Even though America’s 1-cent coin might not seem like much, it makes sense to look at them carefully. Some rare ones are sought after by collectors, and a penny could sell for a lot of money, even up to $200,000. Pennies have been used for a very long time. The well-known picture of Abraham Lincoln was used to mark the 100th anniversary of his birth at the beginning of the 20th century.
In 1909, Lincoln’s face replaced the well-known Indian head on U.S. coins, which President Theodore Roosevelt had changed. The words “United States of America” and “One Cent” were framed by two stalks of wheat until 1958. After that, people started calling the coins “Lincoln wheat pennies.” The value of these coins can vary between collectors, depending on how rare they are or if there were mistakes when they were made. SD Bullion, a gold and silver dealer and coin trader, says that all wheat pennies, including common dates, are worth more than their face value.
Even if a coin is in bad shape, it is probably still worth at least 3 or 4 cents. Some can be worth as much as $600 to people who collect coins. The ones with rare changes or mistakes at the mint, like “double-died” pennies, stamped more than once with a steel die, are worth more.
“The mint is supposed to check for mistakes like the doubled die penny, see it, and then destroy it,” Blake Alma, who runs the blog CoinHub and is from Lebanon, Ohio, told Fox News. There can be a “minor deviation” or a “major structural anomaly” in the artwork and text on double-died pennies. Alma said, “Coin collectors are very interested in double die pennies because they are a rare and valuable mistake.”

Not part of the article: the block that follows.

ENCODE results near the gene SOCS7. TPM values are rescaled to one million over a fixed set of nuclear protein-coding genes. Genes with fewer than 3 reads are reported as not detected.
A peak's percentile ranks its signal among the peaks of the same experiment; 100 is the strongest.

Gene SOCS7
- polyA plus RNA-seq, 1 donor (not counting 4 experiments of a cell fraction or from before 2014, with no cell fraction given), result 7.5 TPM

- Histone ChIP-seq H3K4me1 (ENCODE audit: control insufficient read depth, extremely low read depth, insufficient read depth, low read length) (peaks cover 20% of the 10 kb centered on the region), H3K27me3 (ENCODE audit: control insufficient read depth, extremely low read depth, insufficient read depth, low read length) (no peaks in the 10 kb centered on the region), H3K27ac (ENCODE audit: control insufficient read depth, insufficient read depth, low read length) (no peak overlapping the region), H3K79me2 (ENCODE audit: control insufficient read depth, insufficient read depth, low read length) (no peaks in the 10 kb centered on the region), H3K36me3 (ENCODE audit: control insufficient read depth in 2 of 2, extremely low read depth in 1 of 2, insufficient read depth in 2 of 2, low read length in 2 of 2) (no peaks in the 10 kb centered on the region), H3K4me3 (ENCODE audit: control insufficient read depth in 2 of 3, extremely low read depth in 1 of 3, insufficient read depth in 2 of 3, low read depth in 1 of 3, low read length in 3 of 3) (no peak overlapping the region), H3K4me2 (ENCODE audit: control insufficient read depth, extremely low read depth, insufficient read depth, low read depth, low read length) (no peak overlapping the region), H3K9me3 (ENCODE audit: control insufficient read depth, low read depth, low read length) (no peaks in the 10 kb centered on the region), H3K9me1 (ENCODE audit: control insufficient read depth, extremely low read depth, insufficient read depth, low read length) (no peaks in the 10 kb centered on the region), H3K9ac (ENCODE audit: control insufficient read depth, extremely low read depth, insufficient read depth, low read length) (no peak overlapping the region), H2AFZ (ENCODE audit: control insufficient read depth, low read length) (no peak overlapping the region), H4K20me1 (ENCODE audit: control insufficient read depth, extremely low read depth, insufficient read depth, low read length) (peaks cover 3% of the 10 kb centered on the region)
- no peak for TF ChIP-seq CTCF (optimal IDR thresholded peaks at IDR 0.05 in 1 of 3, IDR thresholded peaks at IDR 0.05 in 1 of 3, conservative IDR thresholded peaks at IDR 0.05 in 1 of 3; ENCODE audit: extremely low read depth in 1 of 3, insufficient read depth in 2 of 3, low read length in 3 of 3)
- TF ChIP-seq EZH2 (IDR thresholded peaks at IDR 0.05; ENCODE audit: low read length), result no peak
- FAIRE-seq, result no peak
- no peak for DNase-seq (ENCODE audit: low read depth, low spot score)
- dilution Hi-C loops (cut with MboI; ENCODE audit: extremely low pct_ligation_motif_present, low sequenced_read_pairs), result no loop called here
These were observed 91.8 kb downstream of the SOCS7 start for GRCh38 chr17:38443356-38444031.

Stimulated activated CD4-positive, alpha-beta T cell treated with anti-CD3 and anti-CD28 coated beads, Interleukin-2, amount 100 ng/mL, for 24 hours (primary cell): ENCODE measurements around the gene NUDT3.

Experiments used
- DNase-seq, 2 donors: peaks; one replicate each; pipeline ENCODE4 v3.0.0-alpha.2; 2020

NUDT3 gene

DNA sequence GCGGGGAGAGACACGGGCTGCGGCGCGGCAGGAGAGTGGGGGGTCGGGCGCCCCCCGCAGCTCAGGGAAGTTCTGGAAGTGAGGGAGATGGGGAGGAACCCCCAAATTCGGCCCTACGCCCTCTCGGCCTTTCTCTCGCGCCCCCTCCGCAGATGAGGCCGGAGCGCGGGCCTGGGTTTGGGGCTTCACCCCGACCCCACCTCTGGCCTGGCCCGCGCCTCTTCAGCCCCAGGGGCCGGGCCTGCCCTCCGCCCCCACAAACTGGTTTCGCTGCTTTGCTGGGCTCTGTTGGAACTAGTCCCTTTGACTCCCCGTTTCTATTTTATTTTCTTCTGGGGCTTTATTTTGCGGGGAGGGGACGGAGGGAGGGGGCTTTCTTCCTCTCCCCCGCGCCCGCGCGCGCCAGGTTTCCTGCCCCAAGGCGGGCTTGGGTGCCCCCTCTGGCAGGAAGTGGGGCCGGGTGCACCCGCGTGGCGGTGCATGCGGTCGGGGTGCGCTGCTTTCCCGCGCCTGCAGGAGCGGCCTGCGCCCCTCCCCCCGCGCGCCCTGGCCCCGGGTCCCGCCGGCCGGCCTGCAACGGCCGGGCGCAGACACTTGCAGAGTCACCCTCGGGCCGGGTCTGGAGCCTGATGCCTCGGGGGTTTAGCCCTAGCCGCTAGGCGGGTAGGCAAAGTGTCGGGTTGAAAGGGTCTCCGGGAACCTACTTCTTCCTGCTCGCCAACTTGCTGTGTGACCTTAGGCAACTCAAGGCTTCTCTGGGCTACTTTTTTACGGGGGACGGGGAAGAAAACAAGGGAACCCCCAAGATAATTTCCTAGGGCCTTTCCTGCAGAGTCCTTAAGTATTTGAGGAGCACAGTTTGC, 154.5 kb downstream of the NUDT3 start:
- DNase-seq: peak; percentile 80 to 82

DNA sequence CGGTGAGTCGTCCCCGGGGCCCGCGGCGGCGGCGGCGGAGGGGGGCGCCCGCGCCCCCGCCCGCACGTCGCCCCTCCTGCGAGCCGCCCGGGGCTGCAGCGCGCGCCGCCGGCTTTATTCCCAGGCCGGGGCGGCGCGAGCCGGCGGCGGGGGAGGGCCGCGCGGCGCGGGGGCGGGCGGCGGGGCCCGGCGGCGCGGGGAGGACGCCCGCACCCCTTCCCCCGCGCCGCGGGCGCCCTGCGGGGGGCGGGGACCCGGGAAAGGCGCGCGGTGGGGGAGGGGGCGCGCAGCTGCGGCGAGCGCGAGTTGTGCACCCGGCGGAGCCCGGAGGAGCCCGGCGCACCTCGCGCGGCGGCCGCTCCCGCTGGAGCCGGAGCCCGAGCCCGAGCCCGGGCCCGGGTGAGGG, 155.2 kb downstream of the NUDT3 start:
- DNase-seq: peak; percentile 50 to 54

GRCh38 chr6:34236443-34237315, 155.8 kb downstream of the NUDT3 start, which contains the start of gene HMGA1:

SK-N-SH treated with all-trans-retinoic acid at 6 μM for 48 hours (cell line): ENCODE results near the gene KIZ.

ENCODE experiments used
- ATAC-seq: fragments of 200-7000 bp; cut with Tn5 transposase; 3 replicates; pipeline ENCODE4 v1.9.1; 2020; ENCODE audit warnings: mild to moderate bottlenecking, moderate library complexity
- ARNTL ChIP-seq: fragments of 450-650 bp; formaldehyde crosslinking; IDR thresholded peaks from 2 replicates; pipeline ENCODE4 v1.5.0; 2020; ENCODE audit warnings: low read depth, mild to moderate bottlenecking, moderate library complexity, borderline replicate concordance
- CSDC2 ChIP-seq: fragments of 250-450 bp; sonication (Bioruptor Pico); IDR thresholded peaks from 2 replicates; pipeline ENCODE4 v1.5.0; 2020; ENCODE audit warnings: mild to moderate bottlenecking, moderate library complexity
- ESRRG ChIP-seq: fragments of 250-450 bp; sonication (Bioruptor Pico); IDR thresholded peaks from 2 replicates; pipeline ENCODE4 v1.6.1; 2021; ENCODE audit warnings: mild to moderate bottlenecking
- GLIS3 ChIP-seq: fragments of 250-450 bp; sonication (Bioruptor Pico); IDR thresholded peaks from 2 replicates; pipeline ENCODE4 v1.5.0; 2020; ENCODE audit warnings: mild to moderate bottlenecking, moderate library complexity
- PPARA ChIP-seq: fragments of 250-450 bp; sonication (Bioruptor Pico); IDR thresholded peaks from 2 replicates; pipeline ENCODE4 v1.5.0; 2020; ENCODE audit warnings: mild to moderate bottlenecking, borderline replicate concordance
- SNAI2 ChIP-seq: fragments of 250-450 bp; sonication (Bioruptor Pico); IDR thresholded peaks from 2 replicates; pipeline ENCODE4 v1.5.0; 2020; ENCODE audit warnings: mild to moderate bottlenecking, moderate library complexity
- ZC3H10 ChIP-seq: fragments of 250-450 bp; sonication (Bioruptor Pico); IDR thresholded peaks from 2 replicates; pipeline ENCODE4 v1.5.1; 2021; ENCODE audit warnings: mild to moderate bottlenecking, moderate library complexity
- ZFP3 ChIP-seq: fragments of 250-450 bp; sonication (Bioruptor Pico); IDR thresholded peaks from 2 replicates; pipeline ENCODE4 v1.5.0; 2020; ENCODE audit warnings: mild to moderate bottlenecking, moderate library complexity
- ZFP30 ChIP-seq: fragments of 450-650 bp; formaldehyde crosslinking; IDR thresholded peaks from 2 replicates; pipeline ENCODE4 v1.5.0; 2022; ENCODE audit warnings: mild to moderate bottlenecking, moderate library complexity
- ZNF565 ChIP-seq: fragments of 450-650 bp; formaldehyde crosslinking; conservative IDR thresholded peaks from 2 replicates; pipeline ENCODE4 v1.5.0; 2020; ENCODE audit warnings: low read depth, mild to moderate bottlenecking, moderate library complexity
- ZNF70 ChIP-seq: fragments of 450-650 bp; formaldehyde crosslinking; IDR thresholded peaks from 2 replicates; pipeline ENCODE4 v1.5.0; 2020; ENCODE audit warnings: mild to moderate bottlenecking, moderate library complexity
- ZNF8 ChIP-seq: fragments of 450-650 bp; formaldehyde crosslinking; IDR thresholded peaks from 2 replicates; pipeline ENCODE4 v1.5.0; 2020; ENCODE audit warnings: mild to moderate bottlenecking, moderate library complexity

The American Numismatic Association‘s official auction house, GreatCollections Coin Auctions, sold a 1958 double-died penny for $1,136,000 in January 2023. Some varieties, such as those made with materials used during World War II, are worth more. Instead of the usual bronze coin blanks, 1943 pennies were supposed to be made of zinc-coated steel planchets so that copper could be used for the war effort. However, CNBC said some were made by mistake with old bronze planchets. Heritage Auctions, the largest numismatic auction house in the world, called the bronzed Lincoln penny from 1943 “the most famous error coin in American numismatics.”
In 2019, David Stone, a coin cataloger for Heritage, told CNBC that collectors knew of about 15 to 20 1943 bronze pennies. Stone said at the time that these coins could sell for between $150,000 and $200,000. Not long before, Heritage had sold a similar one at auction for $186,000.
In 1959, the Lincoln wheat penny was changed. Instead of wheat stalks, the Lincoln Memorial was put on the coin. In 2008, to mark the 200th anniversary of Lincoln’s birth, the federal government made a series of pennies. In 2010, they were replaced by the current design, which has a union shield on the back to show that the United States is one.